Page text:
16 And it came to pass that they did call on the name of the Lord, in their might, even until they had all fallen to the earth, save it were one of the Lamanitish women, whose name was Abish, she having been converted unto the Lord for many years, on account of a remarkable vision of her father— 17 Thus, having been converted to the Lord, and never having made it known, therefore, when she saw that all the servants of Lamoni had fallen to the earth, and also her mistress, the queen, and the king, and Ammon lay prostrate upon the earth, she knew that it was the power of God; and supposing that this opportunity, by making known unto the people what had happened among them, that by beholding this scene it would cause them to believe in the power of God, therefore she ran forth from house to house, making it known unto the people. 

Abish had prepared herself spiritually so when the opportunity arose she was ready to spread the word, ready to be a blessing to the people and she acknowledged the Lord's hand in creating such an opportunity.  This is our call as ministering sisters, to be thus prepared that we, too, can recognize the Lord's hand and take advantage of the opportunities He can (and will) place before us! 

“Visiting teaching gives women the opportunity to watch over, strengthen, and teach one another. Through visiting teaching, the Relief Society president helps the bishop identify and resolve short-term and long-term needs of the sisters and their families” (Handbook 2, 9.5).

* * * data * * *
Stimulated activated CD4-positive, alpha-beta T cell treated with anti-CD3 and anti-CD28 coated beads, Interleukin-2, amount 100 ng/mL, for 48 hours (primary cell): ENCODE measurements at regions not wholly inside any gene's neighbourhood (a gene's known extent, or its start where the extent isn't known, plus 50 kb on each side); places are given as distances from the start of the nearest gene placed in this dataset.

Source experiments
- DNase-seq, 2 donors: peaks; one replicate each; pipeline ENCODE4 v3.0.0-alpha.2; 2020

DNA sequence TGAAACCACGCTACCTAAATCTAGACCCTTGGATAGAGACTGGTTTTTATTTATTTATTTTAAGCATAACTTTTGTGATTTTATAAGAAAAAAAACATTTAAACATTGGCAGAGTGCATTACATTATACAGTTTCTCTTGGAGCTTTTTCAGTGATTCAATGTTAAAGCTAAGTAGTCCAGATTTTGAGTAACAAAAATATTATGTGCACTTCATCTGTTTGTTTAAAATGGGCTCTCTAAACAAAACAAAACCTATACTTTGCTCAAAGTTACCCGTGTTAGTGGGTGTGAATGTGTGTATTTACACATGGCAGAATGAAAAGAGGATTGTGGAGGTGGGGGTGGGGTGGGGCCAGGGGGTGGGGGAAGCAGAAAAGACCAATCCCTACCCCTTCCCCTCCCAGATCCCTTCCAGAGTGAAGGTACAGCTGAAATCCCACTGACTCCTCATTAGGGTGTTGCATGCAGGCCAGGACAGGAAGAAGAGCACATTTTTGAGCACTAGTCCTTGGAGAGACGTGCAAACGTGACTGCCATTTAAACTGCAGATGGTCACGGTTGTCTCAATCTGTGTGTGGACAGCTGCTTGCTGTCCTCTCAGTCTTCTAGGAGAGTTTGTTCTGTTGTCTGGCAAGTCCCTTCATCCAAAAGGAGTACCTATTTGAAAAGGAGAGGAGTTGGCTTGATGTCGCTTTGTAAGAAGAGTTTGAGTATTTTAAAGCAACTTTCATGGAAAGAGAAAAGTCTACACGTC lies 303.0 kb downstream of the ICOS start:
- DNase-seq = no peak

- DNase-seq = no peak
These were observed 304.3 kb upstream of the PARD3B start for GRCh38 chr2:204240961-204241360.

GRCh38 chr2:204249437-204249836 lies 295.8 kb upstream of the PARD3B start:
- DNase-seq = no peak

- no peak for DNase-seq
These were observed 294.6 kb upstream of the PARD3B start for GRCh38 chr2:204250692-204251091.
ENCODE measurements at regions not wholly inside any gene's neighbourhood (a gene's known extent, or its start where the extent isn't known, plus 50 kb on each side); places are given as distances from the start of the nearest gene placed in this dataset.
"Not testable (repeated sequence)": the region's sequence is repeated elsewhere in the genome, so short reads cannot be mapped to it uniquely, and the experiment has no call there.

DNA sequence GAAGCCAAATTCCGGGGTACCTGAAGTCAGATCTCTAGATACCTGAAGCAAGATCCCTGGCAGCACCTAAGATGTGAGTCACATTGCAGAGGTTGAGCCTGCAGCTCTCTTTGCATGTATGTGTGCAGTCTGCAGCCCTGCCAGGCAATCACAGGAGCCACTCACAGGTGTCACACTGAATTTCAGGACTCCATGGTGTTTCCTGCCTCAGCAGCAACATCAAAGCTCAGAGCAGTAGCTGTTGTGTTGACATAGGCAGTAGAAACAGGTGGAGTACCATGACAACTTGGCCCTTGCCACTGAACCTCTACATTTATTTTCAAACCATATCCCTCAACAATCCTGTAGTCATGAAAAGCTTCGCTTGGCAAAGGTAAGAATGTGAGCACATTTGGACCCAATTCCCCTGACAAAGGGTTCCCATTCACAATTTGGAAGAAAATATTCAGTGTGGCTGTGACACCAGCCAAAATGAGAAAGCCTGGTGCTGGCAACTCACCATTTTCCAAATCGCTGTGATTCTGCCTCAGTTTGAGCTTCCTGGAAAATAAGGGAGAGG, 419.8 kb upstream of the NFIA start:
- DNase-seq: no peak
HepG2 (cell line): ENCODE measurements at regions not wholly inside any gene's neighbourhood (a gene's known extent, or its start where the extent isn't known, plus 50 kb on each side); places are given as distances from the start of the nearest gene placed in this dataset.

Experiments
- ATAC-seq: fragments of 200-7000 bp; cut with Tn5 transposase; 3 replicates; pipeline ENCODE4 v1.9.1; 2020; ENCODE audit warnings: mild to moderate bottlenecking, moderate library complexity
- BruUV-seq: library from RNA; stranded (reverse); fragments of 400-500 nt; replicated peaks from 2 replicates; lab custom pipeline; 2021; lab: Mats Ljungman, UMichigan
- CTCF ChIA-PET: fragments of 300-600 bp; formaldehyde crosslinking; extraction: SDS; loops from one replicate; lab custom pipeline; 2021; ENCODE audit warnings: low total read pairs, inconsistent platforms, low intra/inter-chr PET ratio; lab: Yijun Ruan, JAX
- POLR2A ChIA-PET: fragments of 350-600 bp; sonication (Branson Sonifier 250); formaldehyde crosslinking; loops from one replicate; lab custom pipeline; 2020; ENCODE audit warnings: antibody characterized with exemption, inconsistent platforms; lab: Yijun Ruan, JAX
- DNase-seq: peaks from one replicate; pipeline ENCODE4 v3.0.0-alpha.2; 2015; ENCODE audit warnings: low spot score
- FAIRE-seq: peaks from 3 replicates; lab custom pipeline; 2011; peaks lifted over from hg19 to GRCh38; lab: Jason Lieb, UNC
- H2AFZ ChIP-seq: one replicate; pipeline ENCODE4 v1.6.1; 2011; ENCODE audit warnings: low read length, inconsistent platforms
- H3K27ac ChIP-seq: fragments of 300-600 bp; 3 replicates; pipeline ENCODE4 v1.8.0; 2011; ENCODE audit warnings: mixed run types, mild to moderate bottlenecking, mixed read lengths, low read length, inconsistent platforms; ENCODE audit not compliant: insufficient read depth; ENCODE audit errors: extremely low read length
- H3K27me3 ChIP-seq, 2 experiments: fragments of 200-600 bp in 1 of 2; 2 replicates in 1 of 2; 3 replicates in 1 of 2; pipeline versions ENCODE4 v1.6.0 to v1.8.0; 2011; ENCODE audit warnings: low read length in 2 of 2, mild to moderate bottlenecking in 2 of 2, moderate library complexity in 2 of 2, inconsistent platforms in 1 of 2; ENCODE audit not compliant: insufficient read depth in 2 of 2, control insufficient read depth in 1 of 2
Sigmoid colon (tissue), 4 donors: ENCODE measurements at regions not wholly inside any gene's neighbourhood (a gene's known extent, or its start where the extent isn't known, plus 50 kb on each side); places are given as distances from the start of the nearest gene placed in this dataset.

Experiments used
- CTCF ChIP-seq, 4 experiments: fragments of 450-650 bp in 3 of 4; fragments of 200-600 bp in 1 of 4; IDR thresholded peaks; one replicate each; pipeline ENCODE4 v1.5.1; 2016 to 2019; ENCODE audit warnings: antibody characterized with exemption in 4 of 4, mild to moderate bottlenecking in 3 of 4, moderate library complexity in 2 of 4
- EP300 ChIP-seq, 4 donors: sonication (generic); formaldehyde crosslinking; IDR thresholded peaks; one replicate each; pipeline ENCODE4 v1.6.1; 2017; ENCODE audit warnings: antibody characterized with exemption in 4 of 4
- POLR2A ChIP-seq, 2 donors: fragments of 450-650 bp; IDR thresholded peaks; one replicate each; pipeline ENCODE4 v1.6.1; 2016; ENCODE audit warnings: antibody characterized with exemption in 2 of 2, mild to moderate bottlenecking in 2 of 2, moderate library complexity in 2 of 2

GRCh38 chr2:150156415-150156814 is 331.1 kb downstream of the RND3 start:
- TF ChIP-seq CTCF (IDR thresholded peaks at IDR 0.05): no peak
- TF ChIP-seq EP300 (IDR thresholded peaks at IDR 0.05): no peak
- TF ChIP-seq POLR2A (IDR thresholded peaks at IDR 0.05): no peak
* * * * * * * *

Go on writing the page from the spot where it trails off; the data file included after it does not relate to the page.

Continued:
A brief note on the new visiting teaching focus: 
In 1916 the Relief Society established that the sisters would take a message into the homes of those they visited.  In 1923 there was instituted a uniform message churchwide.  For 95 years the leaders have been directing this message.  That's a long time! As our stake Relief Society President has expressed, it's like the leaders are "taking off the training wheels."  This does not mean we don't go into the homes of our sisters.  We need to be going into the homes of our sisters.  This new focus is simply another opportunity the Lord is giving us to use personal revelation in blessing the lives of those we visit.  This new focus is not about doing less, this is about being more! 

"Since each sister's circumstances are different, visiting teachers need specific guidance from the Holy Ghost so they can know how best to help each one (Daughters in my Kingdom, p. 114)."